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2002 Volkswagen Magellan Concept

The 2002 Volkswagen Magellan Concept, named after the Portuguese navigator Magellan, showcased a W8 engine with a power output of 202 kW / 275 bhp. Equipped with four-wheel drive and pneumatic suspension featuring active hydraulic shock absorption, the Magellan concept aimed to combine the emotional appeal of modern SUVs, the versatility of MPVs, and the agility of an estate car.

The Volkswagen Design-Center Europe in Sitges near Barcelona spearheaded the development of the Magellan, aiming to blend the off-road capabilities of SUVs with the harmonious integration of estate car features and the clarity of MPVs. The dimensions of the Magellan, measuring 4,685 mm in length and 1,860 mm in width, align with those of an SUV, while its height of 1,620 mm establishes a new category, positioning it lower than an SUV or an MPV but higher than an estate car.

Emphasizing its off-road prowess, the Magellan features bold wheel arches, 19-inch six-spoke wheels with 245 Michelin tires, ample ground clearance, short overhangs, and a relatively long bonnet. Integrated estate car elements include a steeply raked windscreen and a low silhouette reminiscent of sporty estate cars, contributing to the crossover principle. The MPV aspects manifest in the car's width, height, clarity, and interior design.

While Volkswagen historically epitomized the burgher's car – unpretentious, unsophisticated, and inexpensive – shifting market trends prompted the company to explore new directions. With the rapid growth of the SUV market and a desire to regain popularity in the Americas, Volkswagen set its sights on the SUV segment, introducing models like the Tuareg. Additionally, the surge in hybrid vehicles with a sporty edge prompted Volkswagen to position the Magellan as a "sports car," capitalizing on emerging market trends.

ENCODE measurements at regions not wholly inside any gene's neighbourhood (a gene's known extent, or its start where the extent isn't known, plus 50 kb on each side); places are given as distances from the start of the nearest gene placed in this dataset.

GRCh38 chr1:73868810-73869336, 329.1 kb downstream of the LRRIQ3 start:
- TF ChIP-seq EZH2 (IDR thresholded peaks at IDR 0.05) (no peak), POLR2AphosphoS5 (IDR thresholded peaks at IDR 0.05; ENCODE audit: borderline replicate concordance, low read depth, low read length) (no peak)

Named after the pioneering Portuguese navigator Magellan, who conducted the world's first circumnavigation in the 14th century, the Magellan concept mirrors its namesake's adventurous spirit. Like Magellan's journey, Volkswagen's SUV endeavors faced obstacles before finding support, with the Austrian company Steyr-Puch playing a crucial role in the development of all-terrain vehicles like the Gelandewagen.

The Magellan concept embodies a hybrid approach, borrowing all-wheel drive and high-tech design from SUVs and a multi-variant interior from station wagons and minivans. Spiritually akin to Audi Allroad, the Magellan incorporates components and assemblies from various Volkswagen models, including the Phaeton, Tuareg, and Audi A8.

Powered by a 275-horsepower W8 engine and featuring permanent all-wheel drive and air suspension with active damping, the Magellan offers dynamic performance in a compact package. With dimensions of 4,685x1,860x1,620 mm and 19-inch tires, the Magellan is smaller than previous Volkswagen models like the Microbus but comparable to the Allroad.

Externally, the Magellan embodies minimalism, while the interior adopts a diametrically opposite approach with an abundance of hi-tech features. Toggle switches, levers, and handles gleam with an aluminized coating, competing for the driver's attention despite efforts to visually separate primary functions from secondary ones.

The interior accommodates six occupants, with seats mounted on monorail sleds for a floating effect. The third-row seats can be recessed into the floor to maximize luggage space, reflecting a two-tone scheme with cold, lifeless colors reminiscent of yearning for distant shores.

Volkswagen representatives hinted at the possibility of production for the Magellan concept, suggesting a potential appearance in dealer showrooms within two years, although pricing details remained undisclosed.

Source & Images: Volkswagen AG

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